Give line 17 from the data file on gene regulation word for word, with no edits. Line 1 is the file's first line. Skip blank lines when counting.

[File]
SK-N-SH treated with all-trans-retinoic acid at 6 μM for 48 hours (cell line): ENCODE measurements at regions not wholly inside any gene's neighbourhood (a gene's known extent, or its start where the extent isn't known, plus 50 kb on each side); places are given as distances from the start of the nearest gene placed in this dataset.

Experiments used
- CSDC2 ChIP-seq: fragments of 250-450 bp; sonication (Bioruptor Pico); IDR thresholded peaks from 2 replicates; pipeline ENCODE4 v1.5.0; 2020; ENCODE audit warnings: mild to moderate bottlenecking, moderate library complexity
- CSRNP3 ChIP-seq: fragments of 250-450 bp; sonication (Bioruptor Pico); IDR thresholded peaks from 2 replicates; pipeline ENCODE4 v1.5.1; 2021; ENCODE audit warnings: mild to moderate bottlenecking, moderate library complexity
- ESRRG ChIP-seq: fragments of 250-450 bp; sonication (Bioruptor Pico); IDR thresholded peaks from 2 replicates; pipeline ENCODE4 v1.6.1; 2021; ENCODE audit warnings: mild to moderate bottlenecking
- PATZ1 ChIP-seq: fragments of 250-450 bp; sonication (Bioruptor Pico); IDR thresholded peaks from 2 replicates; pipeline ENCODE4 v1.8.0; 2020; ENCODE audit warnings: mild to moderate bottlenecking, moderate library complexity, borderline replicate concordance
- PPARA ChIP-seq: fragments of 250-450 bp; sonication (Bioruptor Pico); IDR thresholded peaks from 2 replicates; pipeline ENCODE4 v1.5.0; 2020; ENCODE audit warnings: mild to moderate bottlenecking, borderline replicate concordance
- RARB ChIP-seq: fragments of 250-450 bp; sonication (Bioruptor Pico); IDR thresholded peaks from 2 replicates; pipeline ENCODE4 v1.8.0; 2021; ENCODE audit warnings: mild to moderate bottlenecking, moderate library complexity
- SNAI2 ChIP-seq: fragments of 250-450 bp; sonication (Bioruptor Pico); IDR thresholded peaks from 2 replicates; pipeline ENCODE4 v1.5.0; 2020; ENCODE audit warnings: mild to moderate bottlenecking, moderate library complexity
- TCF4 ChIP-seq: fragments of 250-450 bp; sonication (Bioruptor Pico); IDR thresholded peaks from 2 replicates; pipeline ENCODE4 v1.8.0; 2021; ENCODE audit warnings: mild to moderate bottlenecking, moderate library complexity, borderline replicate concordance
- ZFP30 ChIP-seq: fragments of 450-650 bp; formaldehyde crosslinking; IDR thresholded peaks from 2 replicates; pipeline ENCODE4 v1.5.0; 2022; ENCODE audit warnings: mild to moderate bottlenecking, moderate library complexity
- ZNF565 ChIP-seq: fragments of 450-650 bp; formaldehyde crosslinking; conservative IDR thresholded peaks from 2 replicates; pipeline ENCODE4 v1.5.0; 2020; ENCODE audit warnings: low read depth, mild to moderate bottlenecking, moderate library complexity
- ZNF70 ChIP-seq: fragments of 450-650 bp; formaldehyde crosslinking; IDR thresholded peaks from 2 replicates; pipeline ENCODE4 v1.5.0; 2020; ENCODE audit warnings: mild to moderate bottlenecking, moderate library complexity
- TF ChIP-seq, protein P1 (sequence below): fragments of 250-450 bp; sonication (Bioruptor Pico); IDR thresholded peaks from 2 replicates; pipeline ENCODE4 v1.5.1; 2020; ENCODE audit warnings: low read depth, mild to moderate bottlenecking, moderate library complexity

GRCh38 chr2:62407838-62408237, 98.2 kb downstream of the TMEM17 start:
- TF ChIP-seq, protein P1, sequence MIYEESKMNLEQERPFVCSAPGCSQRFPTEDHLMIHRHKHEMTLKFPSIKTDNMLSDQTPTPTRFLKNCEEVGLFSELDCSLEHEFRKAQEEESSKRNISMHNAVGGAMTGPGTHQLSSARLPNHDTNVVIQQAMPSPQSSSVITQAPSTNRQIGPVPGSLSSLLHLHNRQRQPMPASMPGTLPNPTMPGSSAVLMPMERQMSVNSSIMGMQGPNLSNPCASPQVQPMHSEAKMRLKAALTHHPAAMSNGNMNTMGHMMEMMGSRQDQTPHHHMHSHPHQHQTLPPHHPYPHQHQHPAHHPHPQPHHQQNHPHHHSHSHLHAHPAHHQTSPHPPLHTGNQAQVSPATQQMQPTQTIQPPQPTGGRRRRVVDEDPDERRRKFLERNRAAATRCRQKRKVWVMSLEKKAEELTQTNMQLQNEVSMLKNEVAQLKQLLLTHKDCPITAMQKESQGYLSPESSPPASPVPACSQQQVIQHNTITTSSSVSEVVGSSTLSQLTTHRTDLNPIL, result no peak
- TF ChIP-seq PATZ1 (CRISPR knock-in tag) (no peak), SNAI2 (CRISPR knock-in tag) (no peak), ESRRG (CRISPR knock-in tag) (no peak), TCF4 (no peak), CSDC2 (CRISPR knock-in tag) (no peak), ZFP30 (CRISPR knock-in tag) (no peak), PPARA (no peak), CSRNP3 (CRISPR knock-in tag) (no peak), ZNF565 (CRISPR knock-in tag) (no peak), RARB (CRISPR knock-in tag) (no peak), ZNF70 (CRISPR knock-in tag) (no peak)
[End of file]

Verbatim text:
- TF ChIP-seq PATZ1 (CRISPR knock-in tag) (no peak), SNAI2 (CRISPR knock-in tag) (no peak), ESRRG (CRISPR knock-in tag) (no peak), TCF4 (no peak), CSDC2 (CRISPR knock-in tag) (no peak), ZFP30 (CRISPR knock-in tag) (no peak), PPARA (no peak), CSRNP3 (CRISPR knock-in tag) (no peak), ZNF565 (CRISPR knock-in tag) (no peak), RARB (CRISPR knock-in tag) (no peak), ZNF70 (CRISPR knock-in tag) (no peak)